Chart Source:

Late 2008 was a good time to buy or invest in terms of PE (less than 15) but the next few months of negative earnings made things worse, until some recovery was seen in early 2010, as the business cycle and economic fundamentals improved.

Are we at the peak/over valuation or do we have some more upside left?

The current situation seems tricky because of a mix of contrarian factors – slow economic growth, some reforms, high foreign fund flows, good earnings among blue chips, etc. A study by for the 11-year period Jan 1999 to Jan 2010 shows some interesting ball-park numbers to answer this million dollar question.

Indian Stock Market

We are slightly below High Valuations – Some upside still left

A closer reading of the first column (P/E Ratio) tells us about where the market stands. If we know the current PE, PB and Dividend Yield we can judge where the market stands.

As of Jan 25, 2013 the Nifty’s data is below:-

Indian Stock Market - Nifty PE, PB & Div Yield Values

Lets look at the PE number, which is updated frequently and reliable. At 18.8x PE we are above the long term average of 17.87, but still below the High Valuation range of 21-23. We are close to high valuations but not there yet.

To put it in a nutshell we are in a bull market (or a bull phase) but we are not in a bubble as in year 2008, however we are close to high valuations, so investor must take small cautious steps to ensure he/she has not bought stocks at the peak levels.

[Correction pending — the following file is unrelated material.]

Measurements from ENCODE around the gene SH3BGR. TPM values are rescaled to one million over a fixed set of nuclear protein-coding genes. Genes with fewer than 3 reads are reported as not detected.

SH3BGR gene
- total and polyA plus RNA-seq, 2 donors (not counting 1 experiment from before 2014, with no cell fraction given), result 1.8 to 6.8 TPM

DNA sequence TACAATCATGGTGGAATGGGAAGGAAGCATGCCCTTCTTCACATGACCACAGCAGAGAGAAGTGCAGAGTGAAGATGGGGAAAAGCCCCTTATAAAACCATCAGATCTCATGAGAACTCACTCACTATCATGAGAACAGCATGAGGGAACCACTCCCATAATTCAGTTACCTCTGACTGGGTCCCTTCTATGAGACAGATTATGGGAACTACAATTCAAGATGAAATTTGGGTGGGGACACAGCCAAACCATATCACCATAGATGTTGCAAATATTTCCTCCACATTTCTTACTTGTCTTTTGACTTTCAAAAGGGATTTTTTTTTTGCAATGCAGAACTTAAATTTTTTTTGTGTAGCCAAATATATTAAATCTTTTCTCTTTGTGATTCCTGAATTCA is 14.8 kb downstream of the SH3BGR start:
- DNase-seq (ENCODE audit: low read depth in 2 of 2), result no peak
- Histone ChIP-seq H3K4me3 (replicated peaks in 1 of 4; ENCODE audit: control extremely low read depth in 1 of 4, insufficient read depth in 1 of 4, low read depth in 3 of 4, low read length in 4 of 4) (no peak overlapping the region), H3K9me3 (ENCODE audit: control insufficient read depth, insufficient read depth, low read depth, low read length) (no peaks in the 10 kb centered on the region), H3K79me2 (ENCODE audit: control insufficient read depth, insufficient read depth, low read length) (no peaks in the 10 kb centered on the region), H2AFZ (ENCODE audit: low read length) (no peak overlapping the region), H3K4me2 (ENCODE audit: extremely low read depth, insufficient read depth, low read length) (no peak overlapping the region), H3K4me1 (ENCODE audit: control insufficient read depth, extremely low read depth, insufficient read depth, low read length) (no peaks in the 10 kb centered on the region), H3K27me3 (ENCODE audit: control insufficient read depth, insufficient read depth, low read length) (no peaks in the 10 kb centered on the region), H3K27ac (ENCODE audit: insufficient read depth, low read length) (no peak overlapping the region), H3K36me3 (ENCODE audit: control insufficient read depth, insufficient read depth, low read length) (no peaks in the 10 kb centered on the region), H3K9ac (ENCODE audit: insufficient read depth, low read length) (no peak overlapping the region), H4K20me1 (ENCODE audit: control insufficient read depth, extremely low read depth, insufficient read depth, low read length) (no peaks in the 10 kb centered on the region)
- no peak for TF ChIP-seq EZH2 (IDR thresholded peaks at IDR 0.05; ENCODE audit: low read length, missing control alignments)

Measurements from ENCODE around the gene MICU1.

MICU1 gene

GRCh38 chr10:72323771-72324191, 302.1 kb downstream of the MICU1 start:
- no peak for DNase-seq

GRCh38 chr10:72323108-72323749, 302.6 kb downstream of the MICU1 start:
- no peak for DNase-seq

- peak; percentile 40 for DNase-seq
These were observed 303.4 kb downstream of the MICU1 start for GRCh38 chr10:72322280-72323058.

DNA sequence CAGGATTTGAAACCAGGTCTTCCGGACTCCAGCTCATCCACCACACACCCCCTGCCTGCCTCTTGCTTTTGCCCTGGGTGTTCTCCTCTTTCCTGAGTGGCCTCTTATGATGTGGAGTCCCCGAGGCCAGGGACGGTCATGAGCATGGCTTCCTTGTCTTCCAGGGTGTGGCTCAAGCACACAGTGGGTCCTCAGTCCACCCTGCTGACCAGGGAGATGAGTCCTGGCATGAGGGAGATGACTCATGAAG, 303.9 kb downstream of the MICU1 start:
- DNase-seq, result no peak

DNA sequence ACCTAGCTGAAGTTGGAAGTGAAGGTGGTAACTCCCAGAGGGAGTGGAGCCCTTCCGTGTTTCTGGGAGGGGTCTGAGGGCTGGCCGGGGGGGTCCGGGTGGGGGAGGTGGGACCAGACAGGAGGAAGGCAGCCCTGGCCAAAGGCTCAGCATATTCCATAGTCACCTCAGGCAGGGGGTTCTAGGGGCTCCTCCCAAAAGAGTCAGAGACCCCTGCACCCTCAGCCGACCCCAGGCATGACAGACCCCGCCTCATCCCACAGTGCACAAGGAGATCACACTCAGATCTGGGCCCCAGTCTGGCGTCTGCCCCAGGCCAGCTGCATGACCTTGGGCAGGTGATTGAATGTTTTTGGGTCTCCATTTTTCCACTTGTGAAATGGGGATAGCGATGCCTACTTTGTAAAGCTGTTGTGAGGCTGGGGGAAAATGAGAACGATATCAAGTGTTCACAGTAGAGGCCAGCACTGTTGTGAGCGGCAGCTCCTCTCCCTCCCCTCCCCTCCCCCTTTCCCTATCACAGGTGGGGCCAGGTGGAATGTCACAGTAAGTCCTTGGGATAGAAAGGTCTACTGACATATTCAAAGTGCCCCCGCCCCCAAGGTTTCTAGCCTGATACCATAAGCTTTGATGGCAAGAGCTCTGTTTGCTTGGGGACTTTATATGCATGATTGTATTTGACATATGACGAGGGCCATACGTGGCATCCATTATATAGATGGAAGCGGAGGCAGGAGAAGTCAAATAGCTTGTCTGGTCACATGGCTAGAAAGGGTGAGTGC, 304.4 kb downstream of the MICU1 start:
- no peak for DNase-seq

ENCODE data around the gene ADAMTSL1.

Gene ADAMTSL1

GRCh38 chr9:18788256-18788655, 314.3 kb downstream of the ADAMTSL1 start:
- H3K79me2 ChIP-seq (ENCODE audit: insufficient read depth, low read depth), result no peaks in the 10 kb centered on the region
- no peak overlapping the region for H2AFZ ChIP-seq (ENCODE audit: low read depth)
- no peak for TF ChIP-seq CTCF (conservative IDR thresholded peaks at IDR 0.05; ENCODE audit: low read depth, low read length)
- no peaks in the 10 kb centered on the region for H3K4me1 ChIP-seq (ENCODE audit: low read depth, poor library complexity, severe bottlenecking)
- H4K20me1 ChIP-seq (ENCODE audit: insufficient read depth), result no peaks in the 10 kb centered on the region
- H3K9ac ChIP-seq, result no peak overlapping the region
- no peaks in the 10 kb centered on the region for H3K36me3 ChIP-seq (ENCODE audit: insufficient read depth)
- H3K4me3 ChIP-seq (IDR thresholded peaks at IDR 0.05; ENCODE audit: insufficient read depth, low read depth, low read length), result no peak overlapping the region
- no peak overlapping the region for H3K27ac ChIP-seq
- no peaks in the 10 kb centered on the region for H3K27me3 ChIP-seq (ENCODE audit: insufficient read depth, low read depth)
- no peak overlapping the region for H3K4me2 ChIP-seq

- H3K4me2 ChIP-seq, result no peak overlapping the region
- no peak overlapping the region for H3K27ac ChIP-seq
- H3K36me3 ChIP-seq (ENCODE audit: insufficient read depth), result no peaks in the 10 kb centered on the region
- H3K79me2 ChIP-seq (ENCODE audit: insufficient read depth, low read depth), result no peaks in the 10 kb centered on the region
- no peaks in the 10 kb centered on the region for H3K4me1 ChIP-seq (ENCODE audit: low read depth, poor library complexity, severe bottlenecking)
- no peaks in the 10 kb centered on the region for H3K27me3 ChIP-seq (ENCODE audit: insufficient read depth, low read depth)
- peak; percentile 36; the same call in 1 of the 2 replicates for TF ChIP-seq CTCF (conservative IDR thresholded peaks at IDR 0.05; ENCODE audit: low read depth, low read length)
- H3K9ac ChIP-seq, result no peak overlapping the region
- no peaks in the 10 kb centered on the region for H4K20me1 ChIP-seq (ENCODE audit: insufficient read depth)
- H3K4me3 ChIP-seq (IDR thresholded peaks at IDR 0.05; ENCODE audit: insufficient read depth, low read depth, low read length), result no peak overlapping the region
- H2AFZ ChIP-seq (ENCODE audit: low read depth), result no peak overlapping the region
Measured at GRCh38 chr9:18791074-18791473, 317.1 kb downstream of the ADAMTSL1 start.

Nifty has touched the 6k levels twice in the past, but this time the earnings and earnings growth (Expected FY 13 EPS of Rs.320) of companies are much higher and stable.

The growth in earnings has brought down the PE ratio below 20, which is reasonable in India’s context. The future of the Indian Stock Market is going to be decided by the implementation of reforms, budget announcements, upcoming elections and other factors.

Indian Stock Market – What Next?

Going forward, if the index remains at the same levels and earnings growth is strong, then the market may become stable and attractive. However, as we are at all time highs of 6,100 there is always a fear of a fall or a correction due to profit booking by FIIs or other large investors.

Moreover, unlike the year 2008 some investors are waiting and watching rather than rushing to buy make a quick gain.

Based on the above findings it is clear that the long-term potential is positive provided you are backing solid names with a strong business and balance sheets.

Indian Stock Market is unpredictable, so it’s a good idea to wait for small corrections or dips to buy stocks so that your downside is protected. Although its practically difficult to pick peaks and bottoms of the index, you can definitely invest in the best blue chips to create long-term wealth.


About the Author

Sridhar is a financial analyst and his work experience spans areas of financial analysis, modeling, valuation and research on companies, specific sectors, etc. Sridhar is an MBA graduate with Finance major from Maharishi Institute of Management.